|One of the most important lessons that I have learned as I have progressed from a beginning tree climber to a somewhat questionably better tree climber is that no matter how much I learn, someone else is always going to have some way of doing things that is newer than, or different from, what I am already doing. This is OK, because the more new and different things that I am exposed to, the better the chance that I will be able to improve my own personal climbing style and the more opportunity I will have to add to my own personal kitbag of tricks and techniques. This is what the development of a personal style of climbing is all about; you look at what is available, you try it out, then you decide if you wish to use it. The process is one of continuous renewal; each time a new idea or technique is encountered, whether it is adopted or not, it influences and creates an impact upon whatever may be your current technique.
What is important is having the knowledge, ability, and experience to know the difference between what will be good for your kitbag and what will not work for you. Recreational tree climbing is still in its infancy, and because of that there a whole lot of people trying out new and different things everyday. Some things that may work for one climber might be questionable for other climbers, depending on those climber's levels of competence, confidence, and degree of experience. We are all different and it must be remembered that what works for one person might not work for another. It is important that climbers keep this in mind as they share each other's ideas and techniques.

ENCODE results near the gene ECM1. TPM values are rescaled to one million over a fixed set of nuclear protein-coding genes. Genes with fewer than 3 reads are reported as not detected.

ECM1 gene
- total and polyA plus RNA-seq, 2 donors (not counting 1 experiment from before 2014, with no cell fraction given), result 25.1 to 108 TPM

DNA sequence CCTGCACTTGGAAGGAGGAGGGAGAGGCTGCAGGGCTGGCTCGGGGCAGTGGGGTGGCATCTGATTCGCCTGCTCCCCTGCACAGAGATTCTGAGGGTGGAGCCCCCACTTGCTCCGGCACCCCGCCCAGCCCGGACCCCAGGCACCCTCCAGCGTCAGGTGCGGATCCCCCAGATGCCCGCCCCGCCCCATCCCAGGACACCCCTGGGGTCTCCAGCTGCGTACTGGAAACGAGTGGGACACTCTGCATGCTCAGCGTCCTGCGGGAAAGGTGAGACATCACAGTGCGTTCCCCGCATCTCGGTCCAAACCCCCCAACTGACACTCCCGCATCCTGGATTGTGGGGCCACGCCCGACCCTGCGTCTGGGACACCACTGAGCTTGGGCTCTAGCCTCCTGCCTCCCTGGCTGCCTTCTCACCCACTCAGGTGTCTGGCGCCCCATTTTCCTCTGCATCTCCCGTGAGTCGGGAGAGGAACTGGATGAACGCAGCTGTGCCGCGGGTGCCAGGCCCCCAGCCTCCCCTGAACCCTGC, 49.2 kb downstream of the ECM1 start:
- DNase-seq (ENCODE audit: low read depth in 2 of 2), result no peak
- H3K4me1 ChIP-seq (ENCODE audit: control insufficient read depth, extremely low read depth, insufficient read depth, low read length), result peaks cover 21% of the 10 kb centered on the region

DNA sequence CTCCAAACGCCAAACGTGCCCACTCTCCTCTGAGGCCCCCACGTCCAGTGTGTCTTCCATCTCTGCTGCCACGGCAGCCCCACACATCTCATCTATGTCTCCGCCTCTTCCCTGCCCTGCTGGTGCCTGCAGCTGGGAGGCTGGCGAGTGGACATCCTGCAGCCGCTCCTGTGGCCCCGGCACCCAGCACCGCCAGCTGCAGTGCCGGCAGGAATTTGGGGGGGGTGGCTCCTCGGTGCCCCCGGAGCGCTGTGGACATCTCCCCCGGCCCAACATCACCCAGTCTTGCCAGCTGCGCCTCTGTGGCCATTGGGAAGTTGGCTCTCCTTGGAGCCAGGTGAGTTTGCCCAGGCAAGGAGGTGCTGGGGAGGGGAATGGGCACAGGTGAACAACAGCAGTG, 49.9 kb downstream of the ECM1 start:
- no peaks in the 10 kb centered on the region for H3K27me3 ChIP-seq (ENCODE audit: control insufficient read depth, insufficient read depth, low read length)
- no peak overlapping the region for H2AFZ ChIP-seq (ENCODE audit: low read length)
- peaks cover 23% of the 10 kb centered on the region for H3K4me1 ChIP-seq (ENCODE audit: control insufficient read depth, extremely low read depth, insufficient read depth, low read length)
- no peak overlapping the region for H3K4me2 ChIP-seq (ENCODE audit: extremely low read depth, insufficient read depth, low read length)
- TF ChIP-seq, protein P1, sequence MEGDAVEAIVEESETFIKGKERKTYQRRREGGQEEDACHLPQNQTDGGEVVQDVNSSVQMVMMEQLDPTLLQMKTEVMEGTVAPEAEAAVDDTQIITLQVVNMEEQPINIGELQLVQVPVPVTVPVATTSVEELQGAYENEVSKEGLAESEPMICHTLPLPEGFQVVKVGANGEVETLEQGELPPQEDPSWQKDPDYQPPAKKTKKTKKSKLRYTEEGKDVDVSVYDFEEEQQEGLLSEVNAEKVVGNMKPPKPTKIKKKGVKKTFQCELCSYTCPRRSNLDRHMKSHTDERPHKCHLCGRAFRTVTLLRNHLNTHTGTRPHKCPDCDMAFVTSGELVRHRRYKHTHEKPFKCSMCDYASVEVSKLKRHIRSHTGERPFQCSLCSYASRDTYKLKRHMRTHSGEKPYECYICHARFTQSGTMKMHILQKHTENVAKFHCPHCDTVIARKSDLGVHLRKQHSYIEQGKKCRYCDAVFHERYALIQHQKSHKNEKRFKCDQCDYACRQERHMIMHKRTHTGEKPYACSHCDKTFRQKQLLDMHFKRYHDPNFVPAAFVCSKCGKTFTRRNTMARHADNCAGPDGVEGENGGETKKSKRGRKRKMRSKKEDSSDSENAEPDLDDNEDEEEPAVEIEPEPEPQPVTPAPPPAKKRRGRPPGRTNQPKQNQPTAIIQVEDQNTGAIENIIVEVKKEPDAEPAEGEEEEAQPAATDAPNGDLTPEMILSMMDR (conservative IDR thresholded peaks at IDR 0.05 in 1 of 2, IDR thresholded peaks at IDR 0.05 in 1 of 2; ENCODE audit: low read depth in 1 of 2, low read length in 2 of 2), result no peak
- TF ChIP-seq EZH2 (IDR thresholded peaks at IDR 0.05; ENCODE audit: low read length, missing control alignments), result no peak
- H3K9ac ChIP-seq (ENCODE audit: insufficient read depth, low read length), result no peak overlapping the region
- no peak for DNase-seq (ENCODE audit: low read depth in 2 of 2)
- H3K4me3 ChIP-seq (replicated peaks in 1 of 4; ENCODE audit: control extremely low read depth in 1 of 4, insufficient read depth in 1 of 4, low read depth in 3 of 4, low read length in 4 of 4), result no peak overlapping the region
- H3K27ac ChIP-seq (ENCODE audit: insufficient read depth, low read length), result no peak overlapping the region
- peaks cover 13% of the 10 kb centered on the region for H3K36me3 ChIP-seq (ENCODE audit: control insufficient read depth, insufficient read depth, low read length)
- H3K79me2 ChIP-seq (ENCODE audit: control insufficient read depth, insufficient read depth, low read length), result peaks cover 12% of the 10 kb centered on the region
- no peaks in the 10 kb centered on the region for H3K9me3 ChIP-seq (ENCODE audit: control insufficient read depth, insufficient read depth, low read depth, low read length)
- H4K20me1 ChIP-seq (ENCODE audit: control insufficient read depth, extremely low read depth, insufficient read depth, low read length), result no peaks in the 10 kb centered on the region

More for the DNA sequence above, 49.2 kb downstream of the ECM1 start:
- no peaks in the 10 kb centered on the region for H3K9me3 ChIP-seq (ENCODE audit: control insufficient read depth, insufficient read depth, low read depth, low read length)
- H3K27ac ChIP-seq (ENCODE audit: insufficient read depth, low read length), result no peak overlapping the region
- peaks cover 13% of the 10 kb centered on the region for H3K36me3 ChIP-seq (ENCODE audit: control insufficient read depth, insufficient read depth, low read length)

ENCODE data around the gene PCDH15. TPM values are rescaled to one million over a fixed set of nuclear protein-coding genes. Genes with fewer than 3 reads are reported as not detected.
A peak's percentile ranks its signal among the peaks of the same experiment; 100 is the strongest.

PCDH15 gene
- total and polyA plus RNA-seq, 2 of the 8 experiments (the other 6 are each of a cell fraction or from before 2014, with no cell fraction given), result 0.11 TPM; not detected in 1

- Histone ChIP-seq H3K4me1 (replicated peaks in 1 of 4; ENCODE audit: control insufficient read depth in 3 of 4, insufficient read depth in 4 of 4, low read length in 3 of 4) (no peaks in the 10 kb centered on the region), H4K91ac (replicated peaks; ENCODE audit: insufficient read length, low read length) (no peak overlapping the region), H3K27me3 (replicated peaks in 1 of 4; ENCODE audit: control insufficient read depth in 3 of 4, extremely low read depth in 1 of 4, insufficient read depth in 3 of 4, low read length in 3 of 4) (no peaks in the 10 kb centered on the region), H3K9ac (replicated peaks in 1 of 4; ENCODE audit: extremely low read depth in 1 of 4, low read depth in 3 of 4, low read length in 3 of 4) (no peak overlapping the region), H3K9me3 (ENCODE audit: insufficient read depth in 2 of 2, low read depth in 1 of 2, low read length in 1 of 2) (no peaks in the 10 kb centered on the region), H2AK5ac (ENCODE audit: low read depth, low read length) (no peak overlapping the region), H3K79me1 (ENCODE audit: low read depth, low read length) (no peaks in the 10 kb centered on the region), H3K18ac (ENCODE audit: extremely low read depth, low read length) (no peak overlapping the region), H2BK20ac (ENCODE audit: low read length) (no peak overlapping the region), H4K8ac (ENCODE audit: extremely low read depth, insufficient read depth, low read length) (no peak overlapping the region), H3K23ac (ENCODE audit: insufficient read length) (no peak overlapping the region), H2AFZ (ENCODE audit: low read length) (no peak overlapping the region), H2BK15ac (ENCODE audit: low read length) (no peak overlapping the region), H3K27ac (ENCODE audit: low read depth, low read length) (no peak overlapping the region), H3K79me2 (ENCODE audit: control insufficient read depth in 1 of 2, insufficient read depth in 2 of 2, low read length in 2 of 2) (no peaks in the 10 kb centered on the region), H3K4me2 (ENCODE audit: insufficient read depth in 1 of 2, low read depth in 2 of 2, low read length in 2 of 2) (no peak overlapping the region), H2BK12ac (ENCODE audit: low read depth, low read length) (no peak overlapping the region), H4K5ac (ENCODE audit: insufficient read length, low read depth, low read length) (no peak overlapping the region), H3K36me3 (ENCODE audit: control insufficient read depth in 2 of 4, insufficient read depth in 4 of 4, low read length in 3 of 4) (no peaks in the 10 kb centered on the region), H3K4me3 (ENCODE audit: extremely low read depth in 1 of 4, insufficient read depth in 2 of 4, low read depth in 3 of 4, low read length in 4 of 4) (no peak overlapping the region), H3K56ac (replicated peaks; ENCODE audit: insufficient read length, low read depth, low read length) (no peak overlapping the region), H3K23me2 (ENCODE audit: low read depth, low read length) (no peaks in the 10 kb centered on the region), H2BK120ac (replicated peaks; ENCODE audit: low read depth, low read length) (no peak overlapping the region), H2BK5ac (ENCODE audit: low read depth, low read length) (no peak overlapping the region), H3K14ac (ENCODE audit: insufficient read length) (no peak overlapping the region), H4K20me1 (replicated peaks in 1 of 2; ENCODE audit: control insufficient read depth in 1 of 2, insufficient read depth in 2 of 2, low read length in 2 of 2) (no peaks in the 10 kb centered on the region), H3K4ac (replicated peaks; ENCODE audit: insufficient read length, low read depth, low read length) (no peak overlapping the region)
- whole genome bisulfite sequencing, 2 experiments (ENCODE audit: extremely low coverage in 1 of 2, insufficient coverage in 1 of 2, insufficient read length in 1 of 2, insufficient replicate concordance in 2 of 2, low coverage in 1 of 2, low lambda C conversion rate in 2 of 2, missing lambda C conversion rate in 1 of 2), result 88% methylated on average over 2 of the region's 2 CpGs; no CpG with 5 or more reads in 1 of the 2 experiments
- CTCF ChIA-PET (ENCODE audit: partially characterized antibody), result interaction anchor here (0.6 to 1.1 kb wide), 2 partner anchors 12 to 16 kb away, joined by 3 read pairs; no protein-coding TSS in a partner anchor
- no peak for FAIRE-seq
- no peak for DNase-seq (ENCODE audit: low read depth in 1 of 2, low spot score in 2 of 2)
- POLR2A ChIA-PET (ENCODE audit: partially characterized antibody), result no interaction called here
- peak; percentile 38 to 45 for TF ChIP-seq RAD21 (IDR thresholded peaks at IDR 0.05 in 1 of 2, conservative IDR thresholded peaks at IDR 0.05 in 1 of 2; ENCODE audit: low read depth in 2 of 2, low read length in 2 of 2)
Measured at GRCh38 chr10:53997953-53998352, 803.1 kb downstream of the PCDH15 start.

It must also be remembered that a person who has come up with a new idea or technique that works for them is going to be very enthusiastic about showing that idea off to fellow climbers. Sometimes this gets a bit out of hand and the person discovering the new technique will put forth their find as a state of the art discovery and be rather dogmatic in their insistence that others adopt the new tactic. Be careful; don't adopt a new technique just because it is new or different, or because the person showing it to you is an older and better climber than you. Before adding a new idea or technique to your personal kitbag, try it out--very low and very slow--then ask yourself if it will complement the style you are already using and ask yourself, "is it safe?" If you decide that it will, indeed, complement your current style, and if you see it as being safe, then go out and practice it--again, very low and very slow--before making it a permanent fixture within your bag of climbing tricks.
Most recreational climbers have learned their skills from a climbing instructor, and most basic climbing courses begin with, and rarely progress beyond, double rope technique. There is a reason for this: Double rope technique is the safest thing going and instructors don't want you to go out hurting yourself. It's bad for the sport and it's bad for the instructor's reputation. It does not take the beginning climber long, however, to discover that there is a lot more to tree climbing than standard double rope technique, and in a very short time the beginner will be out there ready to try out all these new ideas that are floating around. This is the point at which a climber will start to develop his or her own personal style of climbing, personal style being defined as the modifications upon whatever style one is using to fit one's own personal climbing challenges. Remember, as you develop you own personal style, that double rope technique is the safest thing going and that there was a reason your instructor taught you that method instead of another. Be very cautious and very thoughtful as you progress beyond that basic climbing course. Not only are the reputations of recreational tree climbing and your instructor at risk, but there is also the issue of your own personal health and wellness.